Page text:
Another important parameter is the apparent size of the augmenting image – can it fill enough of the scene to be useful. If the AR glasses can ‘project’ over a larger angle, then they can fill more of the visual field.

It transpires that, for a given amount of light entering the system, there is a trade off between eyebox area, angular field of view and the perceived brightness of the image.

According to Grey, his waveguides can achieve a usable eyebox size and brightness with a 40° field of view with readily available glass, increasing to 55° if more exotic high refractive index glass is used. He compares this with 35° achieved by a competitor using high-index glass because they use separate x and y expansion and ligh tis lost in the additional 90°in-glass turn. “Our output bigger for a certain size of glass.” he said.

There is an inevitable spectral bandwidth limit is diffractive 2-d pupil expansion systems. In WaveOptics’ case, it has to stack two glass waveguides, one to cover blue and part of green, and the other for the rest f green and red. Another option, used by some aiming at the same market, is to use three, one for each red, green and blue.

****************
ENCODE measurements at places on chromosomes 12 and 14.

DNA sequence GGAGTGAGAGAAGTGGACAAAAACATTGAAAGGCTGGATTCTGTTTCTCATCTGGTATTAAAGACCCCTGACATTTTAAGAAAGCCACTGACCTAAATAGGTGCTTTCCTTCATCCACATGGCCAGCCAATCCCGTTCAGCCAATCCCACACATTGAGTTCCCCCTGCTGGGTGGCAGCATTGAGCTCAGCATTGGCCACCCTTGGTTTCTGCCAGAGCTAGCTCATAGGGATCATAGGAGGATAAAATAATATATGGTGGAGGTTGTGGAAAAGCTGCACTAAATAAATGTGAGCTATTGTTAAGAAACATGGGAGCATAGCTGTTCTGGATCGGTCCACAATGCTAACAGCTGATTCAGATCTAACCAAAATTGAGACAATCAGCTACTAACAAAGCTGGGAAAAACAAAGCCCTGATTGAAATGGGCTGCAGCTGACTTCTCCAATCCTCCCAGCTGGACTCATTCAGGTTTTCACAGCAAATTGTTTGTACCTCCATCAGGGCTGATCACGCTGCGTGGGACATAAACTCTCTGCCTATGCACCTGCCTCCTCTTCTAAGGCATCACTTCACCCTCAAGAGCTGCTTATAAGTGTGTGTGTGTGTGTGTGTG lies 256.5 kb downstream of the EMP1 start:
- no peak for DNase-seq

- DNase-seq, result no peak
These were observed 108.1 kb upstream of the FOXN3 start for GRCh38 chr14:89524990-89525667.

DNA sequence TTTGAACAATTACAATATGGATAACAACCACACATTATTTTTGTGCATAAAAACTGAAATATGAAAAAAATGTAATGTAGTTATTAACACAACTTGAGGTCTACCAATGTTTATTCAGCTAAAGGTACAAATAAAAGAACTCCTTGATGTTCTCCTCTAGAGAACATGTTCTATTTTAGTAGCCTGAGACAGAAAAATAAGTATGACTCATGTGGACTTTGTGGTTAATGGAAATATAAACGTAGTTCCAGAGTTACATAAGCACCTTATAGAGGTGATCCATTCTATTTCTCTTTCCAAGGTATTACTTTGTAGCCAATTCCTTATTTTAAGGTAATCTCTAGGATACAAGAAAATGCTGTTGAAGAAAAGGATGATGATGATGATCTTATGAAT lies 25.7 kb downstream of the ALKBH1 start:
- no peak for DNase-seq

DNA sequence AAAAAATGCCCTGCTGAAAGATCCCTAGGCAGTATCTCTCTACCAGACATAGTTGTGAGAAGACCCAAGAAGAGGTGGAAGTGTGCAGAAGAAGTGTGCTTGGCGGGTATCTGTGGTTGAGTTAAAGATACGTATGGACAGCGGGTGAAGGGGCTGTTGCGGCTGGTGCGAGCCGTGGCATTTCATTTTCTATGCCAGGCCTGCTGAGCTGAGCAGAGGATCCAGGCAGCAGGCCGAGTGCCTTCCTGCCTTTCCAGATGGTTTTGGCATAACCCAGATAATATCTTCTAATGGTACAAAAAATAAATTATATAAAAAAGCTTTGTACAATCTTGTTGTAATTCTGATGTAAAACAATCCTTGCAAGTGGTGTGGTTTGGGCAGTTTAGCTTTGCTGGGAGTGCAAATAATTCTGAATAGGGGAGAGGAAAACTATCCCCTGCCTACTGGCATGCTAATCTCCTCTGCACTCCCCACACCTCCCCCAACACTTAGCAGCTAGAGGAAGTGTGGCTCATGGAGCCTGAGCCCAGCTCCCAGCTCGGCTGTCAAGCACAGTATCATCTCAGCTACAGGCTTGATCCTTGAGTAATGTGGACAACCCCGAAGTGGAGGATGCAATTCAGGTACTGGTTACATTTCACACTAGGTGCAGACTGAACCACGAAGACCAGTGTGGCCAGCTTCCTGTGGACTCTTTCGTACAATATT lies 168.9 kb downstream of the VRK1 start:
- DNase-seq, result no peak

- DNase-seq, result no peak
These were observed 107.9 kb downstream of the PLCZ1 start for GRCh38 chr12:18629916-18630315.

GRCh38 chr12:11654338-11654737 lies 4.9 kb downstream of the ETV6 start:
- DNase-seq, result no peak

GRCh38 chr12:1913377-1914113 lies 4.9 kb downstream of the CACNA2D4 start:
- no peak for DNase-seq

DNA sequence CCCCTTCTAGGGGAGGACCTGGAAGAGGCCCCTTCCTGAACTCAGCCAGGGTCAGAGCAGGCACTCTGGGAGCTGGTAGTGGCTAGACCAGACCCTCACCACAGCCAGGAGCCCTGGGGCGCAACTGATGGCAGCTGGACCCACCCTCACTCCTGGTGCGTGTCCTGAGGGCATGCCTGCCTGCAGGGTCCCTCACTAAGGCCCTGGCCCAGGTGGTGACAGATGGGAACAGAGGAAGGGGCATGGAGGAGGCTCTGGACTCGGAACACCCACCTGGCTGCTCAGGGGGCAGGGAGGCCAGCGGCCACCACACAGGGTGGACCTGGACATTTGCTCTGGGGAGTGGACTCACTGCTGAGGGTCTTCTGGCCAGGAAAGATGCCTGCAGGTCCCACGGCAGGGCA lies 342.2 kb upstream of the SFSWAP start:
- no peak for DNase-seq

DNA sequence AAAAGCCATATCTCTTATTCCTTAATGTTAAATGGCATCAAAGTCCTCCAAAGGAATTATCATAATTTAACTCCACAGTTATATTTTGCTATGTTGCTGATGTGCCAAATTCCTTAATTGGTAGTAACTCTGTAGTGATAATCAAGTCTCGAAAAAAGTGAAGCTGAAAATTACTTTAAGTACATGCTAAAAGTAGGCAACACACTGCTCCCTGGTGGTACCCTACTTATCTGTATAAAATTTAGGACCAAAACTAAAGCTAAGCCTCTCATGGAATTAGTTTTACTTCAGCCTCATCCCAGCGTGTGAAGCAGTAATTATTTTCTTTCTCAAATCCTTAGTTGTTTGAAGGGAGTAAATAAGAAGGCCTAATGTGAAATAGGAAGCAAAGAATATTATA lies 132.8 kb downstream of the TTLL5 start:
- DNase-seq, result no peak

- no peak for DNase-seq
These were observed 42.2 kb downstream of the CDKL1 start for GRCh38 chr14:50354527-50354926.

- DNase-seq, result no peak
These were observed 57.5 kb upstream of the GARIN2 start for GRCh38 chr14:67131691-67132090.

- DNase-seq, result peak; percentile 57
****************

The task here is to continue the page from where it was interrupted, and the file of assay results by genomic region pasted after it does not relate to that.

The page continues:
Whist two or three waveguides are needed, manufacturing is sraight-forward according to Grey because no sub-wavelength tolereaces are involved. “They don’t need to be actively alligned, they only need normal mechanical tolerances, so you can simply assemble them,” he said.

However efficient the optical system is, light is always going to be wasted by creating that big convenient eyebox, because only a fraction of it is used by any particular individual.

Which means the micro-projector for each eye needs to produce plenty of light.

Compactness is essential – but against this the projectors at least need a collimating lens between their display and the 2-D pupil expander so that light is lagely parallel which it enters, containing only the subtle angular information that will produce the final image. The current favoured layout is to mount the projectors sideways above each eye, with a mirror or prism to couple the image beam into the expander.

To make the image, there are two incumbent technologies, and one waiting in the wings if it can be made to work.

The need is for a bright energy-efficient technology with sufficient pixels/degree to give acceptable resolution in the desired image – more if the image has that desirable big field of view.